For the last year, I’ve been an assistant editor for a literary magazine. I primarily read short fiction submissions, with the occasional novel excerpt or memoir mixed in. I am specifically not mentioning what literary magazine I read for because my opinions and thoughts have nothing to do with the magazine and are purely my own observations.
Editing and reading other people’s work, especially the not-quite polished stuff, is quite the experience. One of the things I’ve learned, most importantly, is that I think we all submit our work assuming the person who will ultimately read our work is going to be Kindergarten-teacher enthusiastic about looking over our story and wants to slap a “Good Job!” sticker on our paper and publish us.
The realty is that the person who reads your work is much more likely to be some combination of tired, grumpy, hungry, stressed, hungry, pissed off, or just generally not enthusiastic about life. I mean, we try. You’ve worked hard after all. We read other people’s work because we do enjoy it deep down and want you to succeed. But we’re people, too. And more often than not, we’re looking for a reason to say no so we can finish up our work. Which I’m sure is great to know and all, but that doesn’t really help you know how to write better or how to craft a story that’s more likely to get published.
So I’ve come up with a list to help you:
7 Powerful Ways to Make Your Writing Stand Out
(as told by an editor)
1) Beginnings Matter. After the first page, if not the first paragraph, I’ve already made up my mind about the piece. You can really tell a lot about how the story and the quality of the writing are going to go from just a little glimpse. Think of it this way: if you’ve only got ten pages to tell your story, why are you wasting the first paragraph on anything other than being utterly captivating?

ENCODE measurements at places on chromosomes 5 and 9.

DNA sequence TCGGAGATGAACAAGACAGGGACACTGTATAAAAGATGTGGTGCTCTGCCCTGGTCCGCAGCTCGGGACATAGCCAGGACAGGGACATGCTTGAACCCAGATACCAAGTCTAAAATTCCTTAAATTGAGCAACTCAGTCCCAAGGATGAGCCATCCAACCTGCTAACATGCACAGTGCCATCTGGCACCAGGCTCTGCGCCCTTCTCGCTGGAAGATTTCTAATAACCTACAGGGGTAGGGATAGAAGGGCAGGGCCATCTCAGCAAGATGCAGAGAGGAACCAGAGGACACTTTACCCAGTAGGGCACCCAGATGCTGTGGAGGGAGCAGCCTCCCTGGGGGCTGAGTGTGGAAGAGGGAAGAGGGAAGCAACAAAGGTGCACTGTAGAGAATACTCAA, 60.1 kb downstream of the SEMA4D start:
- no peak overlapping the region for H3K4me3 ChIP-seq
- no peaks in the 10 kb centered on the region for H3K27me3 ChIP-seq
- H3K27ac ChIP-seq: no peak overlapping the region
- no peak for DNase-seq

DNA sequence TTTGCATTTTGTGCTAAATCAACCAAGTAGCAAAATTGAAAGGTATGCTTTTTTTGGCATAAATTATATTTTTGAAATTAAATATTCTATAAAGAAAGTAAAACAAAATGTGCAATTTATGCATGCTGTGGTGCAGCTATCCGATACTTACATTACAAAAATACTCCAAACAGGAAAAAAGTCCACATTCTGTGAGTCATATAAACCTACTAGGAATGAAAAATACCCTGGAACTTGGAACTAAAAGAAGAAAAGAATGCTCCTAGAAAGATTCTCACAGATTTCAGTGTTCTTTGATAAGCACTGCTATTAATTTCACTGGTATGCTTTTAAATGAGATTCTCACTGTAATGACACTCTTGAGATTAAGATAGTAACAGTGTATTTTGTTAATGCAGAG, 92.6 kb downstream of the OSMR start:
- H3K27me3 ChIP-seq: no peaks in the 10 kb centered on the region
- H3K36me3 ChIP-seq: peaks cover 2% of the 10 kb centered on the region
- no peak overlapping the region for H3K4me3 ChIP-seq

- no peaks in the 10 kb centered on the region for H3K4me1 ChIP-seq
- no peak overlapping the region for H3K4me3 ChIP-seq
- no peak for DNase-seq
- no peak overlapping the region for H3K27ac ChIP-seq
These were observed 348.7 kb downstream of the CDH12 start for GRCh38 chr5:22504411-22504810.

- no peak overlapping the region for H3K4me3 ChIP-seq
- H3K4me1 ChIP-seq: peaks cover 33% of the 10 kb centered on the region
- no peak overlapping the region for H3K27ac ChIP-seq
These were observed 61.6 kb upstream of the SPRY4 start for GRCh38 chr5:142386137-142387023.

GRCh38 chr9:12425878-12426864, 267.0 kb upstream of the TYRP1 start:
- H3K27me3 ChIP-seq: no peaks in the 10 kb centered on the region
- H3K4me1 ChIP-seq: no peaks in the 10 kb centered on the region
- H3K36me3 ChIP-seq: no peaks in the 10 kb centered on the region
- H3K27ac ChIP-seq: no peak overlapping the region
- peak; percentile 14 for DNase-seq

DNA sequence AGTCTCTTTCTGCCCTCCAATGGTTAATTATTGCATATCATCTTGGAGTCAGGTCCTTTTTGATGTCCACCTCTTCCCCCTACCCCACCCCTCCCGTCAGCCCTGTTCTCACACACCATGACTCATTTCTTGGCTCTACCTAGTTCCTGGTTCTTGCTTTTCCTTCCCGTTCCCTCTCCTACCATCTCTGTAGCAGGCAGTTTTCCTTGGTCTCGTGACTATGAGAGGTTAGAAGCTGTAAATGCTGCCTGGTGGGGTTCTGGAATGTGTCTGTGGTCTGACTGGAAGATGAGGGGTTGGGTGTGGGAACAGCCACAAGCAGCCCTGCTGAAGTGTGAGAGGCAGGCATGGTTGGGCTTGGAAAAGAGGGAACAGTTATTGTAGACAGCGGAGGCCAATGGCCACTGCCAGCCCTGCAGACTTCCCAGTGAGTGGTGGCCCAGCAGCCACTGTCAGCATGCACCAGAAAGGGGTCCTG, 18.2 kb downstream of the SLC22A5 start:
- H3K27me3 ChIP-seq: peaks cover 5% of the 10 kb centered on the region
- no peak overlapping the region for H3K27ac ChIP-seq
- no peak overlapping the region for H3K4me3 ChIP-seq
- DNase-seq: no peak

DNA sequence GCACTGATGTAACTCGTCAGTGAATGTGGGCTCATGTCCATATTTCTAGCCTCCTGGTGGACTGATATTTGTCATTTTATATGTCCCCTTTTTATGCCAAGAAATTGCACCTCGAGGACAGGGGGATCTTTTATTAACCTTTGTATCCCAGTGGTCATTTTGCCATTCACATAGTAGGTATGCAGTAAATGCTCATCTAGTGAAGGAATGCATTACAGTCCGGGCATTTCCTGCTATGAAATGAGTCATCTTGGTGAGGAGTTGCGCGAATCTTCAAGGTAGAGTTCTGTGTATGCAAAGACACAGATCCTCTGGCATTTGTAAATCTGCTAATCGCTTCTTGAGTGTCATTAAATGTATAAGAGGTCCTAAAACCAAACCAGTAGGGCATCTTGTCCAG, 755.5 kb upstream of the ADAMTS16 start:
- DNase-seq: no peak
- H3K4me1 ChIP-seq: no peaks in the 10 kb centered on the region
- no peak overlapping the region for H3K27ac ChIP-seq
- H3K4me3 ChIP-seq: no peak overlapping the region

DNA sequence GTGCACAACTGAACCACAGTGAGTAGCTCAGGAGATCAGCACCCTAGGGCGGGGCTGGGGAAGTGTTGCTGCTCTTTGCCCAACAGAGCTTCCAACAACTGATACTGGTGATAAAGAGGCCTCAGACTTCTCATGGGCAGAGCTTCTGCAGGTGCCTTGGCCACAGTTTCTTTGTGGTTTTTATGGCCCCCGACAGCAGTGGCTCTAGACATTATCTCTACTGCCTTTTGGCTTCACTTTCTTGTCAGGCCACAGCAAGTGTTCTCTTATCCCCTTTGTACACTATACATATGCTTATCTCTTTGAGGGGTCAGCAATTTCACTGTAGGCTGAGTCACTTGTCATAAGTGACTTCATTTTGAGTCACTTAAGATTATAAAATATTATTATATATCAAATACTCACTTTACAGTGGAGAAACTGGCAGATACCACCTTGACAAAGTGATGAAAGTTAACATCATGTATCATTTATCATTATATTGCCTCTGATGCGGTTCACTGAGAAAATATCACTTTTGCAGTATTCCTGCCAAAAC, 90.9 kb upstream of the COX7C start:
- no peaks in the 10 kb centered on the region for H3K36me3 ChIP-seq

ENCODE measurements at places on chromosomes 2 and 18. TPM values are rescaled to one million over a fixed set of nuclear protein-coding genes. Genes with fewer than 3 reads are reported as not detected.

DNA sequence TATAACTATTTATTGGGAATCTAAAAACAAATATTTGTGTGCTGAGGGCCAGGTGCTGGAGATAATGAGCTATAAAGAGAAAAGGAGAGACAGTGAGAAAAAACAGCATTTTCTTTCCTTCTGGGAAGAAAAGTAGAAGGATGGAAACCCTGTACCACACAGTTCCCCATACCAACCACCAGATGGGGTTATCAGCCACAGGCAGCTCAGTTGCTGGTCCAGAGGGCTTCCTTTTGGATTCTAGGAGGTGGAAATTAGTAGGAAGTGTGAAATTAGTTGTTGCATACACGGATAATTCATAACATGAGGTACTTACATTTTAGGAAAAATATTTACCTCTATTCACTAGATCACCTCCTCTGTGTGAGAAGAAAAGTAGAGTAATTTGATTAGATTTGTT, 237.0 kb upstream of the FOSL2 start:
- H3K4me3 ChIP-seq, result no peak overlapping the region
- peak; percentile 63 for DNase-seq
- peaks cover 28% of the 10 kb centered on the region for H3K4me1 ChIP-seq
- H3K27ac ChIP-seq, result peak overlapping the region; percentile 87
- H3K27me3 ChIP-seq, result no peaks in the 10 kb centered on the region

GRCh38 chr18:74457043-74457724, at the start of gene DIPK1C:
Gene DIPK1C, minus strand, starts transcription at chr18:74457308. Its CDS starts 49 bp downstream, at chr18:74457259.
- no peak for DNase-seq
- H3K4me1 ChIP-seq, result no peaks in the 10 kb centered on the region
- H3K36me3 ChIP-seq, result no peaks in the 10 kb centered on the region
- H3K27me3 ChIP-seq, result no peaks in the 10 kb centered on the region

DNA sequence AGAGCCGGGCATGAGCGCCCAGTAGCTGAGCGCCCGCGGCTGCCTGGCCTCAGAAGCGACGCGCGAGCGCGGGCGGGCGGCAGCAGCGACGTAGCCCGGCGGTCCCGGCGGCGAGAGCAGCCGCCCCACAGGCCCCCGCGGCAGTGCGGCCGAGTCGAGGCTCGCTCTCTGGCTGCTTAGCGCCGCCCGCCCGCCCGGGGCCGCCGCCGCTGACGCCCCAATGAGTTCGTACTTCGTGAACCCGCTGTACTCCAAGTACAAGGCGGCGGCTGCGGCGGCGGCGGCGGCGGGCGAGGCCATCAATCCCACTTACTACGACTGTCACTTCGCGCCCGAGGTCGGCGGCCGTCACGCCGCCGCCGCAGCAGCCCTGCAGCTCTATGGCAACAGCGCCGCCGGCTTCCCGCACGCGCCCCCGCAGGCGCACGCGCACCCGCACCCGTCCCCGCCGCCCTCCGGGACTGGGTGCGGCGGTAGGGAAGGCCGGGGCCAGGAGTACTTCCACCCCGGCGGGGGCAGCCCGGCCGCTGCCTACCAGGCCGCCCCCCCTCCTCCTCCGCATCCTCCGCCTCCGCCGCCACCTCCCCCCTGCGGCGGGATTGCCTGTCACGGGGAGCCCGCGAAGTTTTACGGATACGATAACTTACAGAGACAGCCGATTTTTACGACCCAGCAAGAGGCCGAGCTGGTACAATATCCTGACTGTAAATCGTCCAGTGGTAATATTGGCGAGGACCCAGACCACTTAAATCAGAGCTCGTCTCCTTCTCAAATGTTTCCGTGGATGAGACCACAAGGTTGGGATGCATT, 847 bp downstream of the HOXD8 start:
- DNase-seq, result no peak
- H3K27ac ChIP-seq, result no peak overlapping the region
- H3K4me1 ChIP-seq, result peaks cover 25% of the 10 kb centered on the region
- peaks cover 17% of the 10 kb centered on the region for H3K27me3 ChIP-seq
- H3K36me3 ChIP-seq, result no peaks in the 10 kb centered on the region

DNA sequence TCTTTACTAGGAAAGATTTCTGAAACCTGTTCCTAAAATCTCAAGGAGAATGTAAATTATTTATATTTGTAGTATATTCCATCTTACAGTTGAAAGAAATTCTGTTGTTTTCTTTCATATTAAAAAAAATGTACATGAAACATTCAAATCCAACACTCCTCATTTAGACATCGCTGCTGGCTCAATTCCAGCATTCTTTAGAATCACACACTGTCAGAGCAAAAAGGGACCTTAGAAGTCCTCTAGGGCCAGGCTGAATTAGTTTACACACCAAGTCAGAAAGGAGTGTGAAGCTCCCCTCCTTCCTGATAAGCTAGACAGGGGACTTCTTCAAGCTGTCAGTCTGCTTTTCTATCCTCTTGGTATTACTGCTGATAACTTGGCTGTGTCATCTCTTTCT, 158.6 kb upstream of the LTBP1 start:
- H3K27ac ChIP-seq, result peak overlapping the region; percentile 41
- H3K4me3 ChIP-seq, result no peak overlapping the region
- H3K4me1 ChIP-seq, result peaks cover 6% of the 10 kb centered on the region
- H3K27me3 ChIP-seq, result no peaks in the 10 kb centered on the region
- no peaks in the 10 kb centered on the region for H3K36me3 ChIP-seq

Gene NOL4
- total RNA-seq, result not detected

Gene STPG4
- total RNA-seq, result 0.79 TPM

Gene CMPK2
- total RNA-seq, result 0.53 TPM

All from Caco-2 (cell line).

2) Limit Your Vocabulary. If you use too many fancy words, I’m going to doubt you actually know what you’re saying. Pack too many in a sentence together and I’ll probably move on to the next piece. I’m not saying you should write like I’m a simpleton, but it’s about striking a balance. The people who are reading your work are readers themselves and in all likelihood have an above-average vocabulary. If we’re running for the dictionary, you’re going to be in trouble with your average reader.
3) Proof-read. Make sure your story is as free from grammatical and spelling errors as possible. And for the love of God, make sure you don’t send the copy of your story that doesn’t have your best friend’s comments all over it. <–I can’t even believe I have to say that.
4) Character Motivations Should Be Clear. I shouldn’t have to dig around to figure out what drives your characters. If anything, you should hit me over the head with why they’re doing what they’re doing and what all these people are doing hanging out together and demanding I pay attention to them.
5) Colloquial Language Should Be Used Sparingly. Similar to my qualms about vocabulary, colloquial language and stuttering can be really grating, especially in a short piece. Really consider your motivations for using that type of language and be sure it truly adds to your piece. Just because you want to add a side character with a strong Southern accent, doesn’t mean you should. If you could easily swap them out with someone who doesn’t speak with an accent, then do so.
6) Stop Ending Stories With Ambiguities. I think we’re all definitely guilty of doing this one, myself included. But there’s a big difference between an ambiguous ending and a story with NO ending. Most writers unfortunately don’t seem to quite grasping the difference. Far too many stories I’ve read in the last year have set themselves up nicely, got me reasonably engaged, and then came to such a clattering, sputtering halt that I wondered if the author forgot to attach the last page.
This is a definition of ambiguous:
And this is a definition of a story with no ending:
Unceremoniously stopping without any indication of what conclusions we might draw from the context. A story without enough means to interpret any type of ending, let alone multiple endings.
7) The Best Stories Have an X-Factor.
This one might be a brutal thing to hear. While the other items on my list can be printed out and used as a sort of pre-submission checklist, this one cannot be neatly crossed off. The best stories I read this year had an “x-factor”.
What is the “x-factor”? Besides being the British realty show that gave us One Direction, the X-Factor, in my opinion, is talent. It is not something you can quite cultivate. It’s not something you can make sure to include or not include in your writing. It’s something you have and something you’re born with, something you’ll carry with you all of your days.
And if you’ve got the X-Factor, you can ride that ticket all the way to the top.
Got some more questions for me? Agree or disagree with my list? Let me know!